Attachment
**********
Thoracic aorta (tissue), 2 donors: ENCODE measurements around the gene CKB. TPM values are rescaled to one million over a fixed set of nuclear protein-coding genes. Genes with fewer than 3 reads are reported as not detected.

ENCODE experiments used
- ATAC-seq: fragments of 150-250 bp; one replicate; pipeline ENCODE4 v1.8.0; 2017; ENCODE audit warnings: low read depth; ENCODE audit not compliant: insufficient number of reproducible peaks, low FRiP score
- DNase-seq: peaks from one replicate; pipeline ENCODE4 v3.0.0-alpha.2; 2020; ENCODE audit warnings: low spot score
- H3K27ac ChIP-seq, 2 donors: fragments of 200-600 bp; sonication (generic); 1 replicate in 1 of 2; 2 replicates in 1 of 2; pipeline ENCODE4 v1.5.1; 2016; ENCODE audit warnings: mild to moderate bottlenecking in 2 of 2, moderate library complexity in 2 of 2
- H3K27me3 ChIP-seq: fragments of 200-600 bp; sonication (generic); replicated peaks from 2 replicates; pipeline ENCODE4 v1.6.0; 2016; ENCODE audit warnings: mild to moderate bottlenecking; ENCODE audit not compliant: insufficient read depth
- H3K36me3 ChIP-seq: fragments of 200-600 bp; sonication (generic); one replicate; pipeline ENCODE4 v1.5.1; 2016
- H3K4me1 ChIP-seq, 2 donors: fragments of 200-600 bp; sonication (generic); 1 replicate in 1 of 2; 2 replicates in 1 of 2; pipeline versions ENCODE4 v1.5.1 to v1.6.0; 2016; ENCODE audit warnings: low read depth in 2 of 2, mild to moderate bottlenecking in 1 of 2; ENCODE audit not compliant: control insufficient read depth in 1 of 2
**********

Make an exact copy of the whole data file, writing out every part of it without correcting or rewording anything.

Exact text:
Thoracic aorta (tissue), 2 donors: ENCODE measurements around the gene CKB. TPM values are rescaled to one million over a fixed set of nuclear protein-coding genes. Genes with fewer than 3 reads are reported as not detected.

ENCODE experiments used
- ATAC-seq: fragments of 150-250 bp; one replicate; pipeline ENCODE4 v1.8.0; 2017; ENCODE audit warnings: low read depth; ENCODE audit not compliant: insufficient number of reproducible peaks, low FRiP score
- DNase-seq: peaks from one replicate; pipeline ENCODE4 v3.0.0-alpha.2; 2020; ENCODE audit warnings: low spot score
- H3K27ac ChIP-seq, 2 donors: fragments of 200-600 bp; sonication (generic); 1 replicate in 1 of 2; 2 replicates in 1 of 2; pipeline ENCODE4 v1.5.1; 2016; ENCODE audit warnings: mild to moderate bottlenecking in 2 of 2, moderate library complexity in 2 of 2
- H3K27me3 ChIP-seq: fragments of 200-600 bp; sonication (generic); replicated peaks from 2 replicates; pipeline ENCODE4 v1.6.0; 2016; ENCODE audit warnings: mild to moderate bottlenecking; ENCODE audit not compliant: insufficient read depth
- H3K36me3 ChIP-seq: fragments of 200-600 bp; sonication (generic); one replicate; pipeline ENCODE4 v1.5.1; 2016
- H3K4me1 ChIP-seq, 2 donors: fragments of 200-600 bp; sonication (generic); 1 replicate in 1 of 2; 2 replicates in 1 of 2; pipeline versions ENCODE4 v1.5.1 to v1.6.0; 2016; ENCODE audit warnings: low read depth in 2 of 2, mild to moderate bottlenecking in 1 of 2; ENCODE audit not compliant: control insufficient read depth in 1 of 2